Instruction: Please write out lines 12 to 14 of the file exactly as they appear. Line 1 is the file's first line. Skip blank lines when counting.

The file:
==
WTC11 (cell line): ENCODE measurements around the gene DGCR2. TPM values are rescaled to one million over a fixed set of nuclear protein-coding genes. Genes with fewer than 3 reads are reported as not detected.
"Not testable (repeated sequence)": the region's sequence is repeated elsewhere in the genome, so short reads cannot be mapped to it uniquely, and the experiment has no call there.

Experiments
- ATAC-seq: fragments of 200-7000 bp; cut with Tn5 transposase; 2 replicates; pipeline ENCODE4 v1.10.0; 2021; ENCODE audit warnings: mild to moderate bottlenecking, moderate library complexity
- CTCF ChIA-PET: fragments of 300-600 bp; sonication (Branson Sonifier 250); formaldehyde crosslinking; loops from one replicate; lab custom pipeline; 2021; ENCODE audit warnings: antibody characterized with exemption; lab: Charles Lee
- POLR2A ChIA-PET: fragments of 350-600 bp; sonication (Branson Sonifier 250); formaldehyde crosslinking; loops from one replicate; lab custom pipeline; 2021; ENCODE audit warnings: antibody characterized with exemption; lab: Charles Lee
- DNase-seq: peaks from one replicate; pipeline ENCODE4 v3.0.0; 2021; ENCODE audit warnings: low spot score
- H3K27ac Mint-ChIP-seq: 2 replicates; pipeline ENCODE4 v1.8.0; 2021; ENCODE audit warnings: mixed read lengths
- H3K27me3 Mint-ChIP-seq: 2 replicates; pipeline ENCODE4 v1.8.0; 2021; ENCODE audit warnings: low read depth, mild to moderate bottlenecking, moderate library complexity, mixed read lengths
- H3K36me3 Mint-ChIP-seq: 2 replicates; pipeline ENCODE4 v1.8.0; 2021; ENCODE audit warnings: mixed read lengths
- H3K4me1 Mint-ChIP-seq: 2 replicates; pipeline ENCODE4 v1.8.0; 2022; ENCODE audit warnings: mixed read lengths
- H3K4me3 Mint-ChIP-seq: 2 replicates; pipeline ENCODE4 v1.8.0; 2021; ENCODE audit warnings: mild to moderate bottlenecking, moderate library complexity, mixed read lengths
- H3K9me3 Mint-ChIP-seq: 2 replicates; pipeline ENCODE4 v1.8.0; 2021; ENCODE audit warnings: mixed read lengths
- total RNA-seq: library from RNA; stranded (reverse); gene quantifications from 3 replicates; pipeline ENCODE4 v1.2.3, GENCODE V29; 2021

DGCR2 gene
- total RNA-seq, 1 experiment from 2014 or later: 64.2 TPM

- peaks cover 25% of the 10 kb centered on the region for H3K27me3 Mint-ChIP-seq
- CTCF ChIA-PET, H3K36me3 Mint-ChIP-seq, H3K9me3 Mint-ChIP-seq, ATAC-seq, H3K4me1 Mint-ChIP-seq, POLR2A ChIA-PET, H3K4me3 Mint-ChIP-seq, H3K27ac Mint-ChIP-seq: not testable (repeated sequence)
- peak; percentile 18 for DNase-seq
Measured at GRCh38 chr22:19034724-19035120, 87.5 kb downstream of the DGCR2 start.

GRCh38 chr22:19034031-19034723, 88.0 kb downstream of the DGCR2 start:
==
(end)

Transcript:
- H3K4me3 Mint-ChIP-seq: 2 replicates; pipeline ENCODE4 v1.8.0; 2021; ENCODE audit warnings: mild to moderate bottlenecking, moderate library complexity, mixed read lengths
- H3K9me3 Mint-ChIP-seq: 2 replicates; pipeline ENCODE4 v1.8.0; 2021; ENCODE audit warnings: mixed read lengths
- total RNA-seq: library from RNA; stranded (reverse); gene quantifications from 3 replicates; pipeline ENCODE4 v1.2.3, GENCODE V29; 2021